Bacteria calculator

Bacteria that contain molecular logic circuits that can count numbers.

Engineered Cell Memory

Cholera toxins can permanently ribosylate the Gs alpha subunit of the heterotrimeric G protein, resulting constitutive cAMP production (Wikipedia). We wanted to engineer a mammalian cell that can express cholera toxin when given external stimuli (the information we want to store). As mentioned above, the expressed cholera can induce constitutive cAMP production, which is a rather common intermediate step that appears in many signal transduction pathways. This will enable us to exploit a variety of signaling mechanism originally in the cell to achieve the function of memory.

Methane-consuming bacteria

Bacteria that can survive in the stomachs of livestock and convert methane, which is a greenhouse gas, to other compounds with a higher boiling point. The largest methane emissions come from the decomposition of wastes in landfills, ruminant digestion and manure management associated with domestic livestock. We would like to engineer strains of bacteria that can convert the greenhouse gases produced in the rumen of livestock to non-gaseous compound. This requires that the bacteria can survive the acidic enteric environment and colonize in the rumen of livestock. However, this project, similar to the idea of mosquito-repelling bacteria, implicates the manipulation of bacteria’s metabolic pathway. It is rather challenging for us to finish it within 3 months.

Bacteria signalling chain

Construct a chain of bacteria that are conjugated with each other at the ends and use light as the signal. The signals will be produced by luciferase and received by bacteriorhodopsin. Light is produced by the oxidation of luciferin. If we confine this light-emanating protein to one end of the bacterium and install a light-sensing bacteriorhodopsin at the closely-apposed end of another bacterium, luminescence can function as a signal between these bacteria. We only have to couple the changes brought by the bacteriorhodopsin to the cell to the oxidation of luciferase.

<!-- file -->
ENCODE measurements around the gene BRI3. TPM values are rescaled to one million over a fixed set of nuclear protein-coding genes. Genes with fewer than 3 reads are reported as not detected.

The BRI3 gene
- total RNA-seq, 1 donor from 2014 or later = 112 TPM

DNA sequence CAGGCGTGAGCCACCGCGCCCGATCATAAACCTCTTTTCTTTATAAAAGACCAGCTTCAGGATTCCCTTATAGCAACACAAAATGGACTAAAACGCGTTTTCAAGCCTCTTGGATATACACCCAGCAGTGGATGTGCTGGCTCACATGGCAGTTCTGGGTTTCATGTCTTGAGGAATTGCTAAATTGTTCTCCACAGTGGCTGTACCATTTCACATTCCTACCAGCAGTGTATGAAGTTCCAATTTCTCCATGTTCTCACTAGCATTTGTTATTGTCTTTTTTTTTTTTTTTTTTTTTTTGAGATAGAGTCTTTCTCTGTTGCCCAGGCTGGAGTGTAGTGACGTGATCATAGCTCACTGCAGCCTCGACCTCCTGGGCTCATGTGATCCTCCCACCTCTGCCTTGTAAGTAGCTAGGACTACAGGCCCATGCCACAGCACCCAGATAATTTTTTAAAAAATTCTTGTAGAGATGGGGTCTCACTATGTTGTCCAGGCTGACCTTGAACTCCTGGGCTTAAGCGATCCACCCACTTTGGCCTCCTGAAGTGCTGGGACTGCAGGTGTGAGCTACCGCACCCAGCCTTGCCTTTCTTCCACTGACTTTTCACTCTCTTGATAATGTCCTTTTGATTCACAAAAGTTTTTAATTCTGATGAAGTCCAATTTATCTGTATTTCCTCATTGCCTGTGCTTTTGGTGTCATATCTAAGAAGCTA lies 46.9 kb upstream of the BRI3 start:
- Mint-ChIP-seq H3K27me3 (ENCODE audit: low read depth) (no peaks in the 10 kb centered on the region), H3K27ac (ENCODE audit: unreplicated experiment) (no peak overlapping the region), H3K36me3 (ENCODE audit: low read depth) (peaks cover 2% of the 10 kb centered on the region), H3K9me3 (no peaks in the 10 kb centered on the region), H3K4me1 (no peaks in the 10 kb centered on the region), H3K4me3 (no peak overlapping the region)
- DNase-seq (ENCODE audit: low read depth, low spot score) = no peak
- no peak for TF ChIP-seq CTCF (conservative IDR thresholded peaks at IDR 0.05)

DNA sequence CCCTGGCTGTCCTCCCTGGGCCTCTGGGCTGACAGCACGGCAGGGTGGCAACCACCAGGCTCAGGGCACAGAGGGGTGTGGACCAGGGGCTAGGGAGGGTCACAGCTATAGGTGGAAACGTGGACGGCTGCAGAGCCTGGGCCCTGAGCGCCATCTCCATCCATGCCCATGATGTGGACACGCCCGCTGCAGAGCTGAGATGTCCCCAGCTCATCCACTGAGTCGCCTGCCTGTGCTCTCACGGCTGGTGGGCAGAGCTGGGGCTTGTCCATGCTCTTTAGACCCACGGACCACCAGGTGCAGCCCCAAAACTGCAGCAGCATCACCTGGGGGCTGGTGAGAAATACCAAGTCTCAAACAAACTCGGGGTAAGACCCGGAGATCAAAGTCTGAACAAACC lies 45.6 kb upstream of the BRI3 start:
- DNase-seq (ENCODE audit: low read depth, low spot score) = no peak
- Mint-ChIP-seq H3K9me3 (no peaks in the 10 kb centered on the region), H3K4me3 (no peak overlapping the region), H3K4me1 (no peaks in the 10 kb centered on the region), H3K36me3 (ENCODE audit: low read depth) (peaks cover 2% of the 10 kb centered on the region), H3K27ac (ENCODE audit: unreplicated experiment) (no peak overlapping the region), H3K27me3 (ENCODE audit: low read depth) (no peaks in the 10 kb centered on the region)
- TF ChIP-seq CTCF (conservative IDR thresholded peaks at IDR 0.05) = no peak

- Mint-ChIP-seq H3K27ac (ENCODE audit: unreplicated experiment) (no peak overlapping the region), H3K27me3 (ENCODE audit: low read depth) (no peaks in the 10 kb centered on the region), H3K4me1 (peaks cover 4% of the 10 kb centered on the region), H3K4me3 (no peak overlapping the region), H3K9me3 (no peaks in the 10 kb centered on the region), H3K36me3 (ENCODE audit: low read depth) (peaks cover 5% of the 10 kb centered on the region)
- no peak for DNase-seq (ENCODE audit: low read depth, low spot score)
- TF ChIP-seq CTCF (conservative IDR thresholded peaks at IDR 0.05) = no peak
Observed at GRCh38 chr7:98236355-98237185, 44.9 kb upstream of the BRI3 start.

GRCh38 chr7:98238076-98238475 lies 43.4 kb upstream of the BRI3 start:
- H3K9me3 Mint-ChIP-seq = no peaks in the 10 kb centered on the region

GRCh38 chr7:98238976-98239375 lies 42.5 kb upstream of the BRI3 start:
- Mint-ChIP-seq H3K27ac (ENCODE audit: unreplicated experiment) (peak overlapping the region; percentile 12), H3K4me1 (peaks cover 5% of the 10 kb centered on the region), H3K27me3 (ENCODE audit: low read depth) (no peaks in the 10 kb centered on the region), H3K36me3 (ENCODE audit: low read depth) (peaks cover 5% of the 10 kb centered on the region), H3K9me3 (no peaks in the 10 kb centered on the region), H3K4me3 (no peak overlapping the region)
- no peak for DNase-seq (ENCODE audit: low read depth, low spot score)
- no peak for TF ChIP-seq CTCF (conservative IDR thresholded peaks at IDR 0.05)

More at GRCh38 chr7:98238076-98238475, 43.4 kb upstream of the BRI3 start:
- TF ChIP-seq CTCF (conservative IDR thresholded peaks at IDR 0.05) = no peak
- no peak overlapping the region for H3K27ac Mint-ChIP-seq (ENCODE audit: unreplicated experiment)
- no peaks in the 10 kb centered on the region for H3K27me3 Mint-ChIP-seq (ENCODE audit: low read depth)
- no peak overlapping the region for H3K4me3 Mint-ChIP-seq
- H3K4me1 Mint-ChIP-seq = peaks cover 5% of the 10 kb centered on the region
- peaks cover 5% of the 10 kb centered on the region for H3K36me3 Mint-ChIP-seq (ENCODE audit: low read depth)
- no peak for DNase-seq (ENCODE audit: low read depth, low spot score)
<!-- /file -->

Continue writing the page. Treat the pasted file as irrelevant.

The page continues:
When we decide our final goals from a long list of ideas, we took into account the following considerations:

  1. The project has to be do-able within 3 months. We have to have some results to present in the Jamboree!
  2. The project has to have far-reaching implications for the future society.
  3. The project must sound interesting and attract viewer's attention.

We finally chose 'Bactomotor' as our final project. This project, as described in our Wiki, can have great implications for our society in terms of energy utilization. Our Bactomotor can generate forces by metabolizing nutrition in its living environment with a high efficiency. The cost of obtaining clean mechanical energy is only a minuscule amount of glucose!

The brainstorming process is a valuable experience for our team. As everyone has to find sufficient evidence to support his own idea, we got a lot to read and we learned a lot!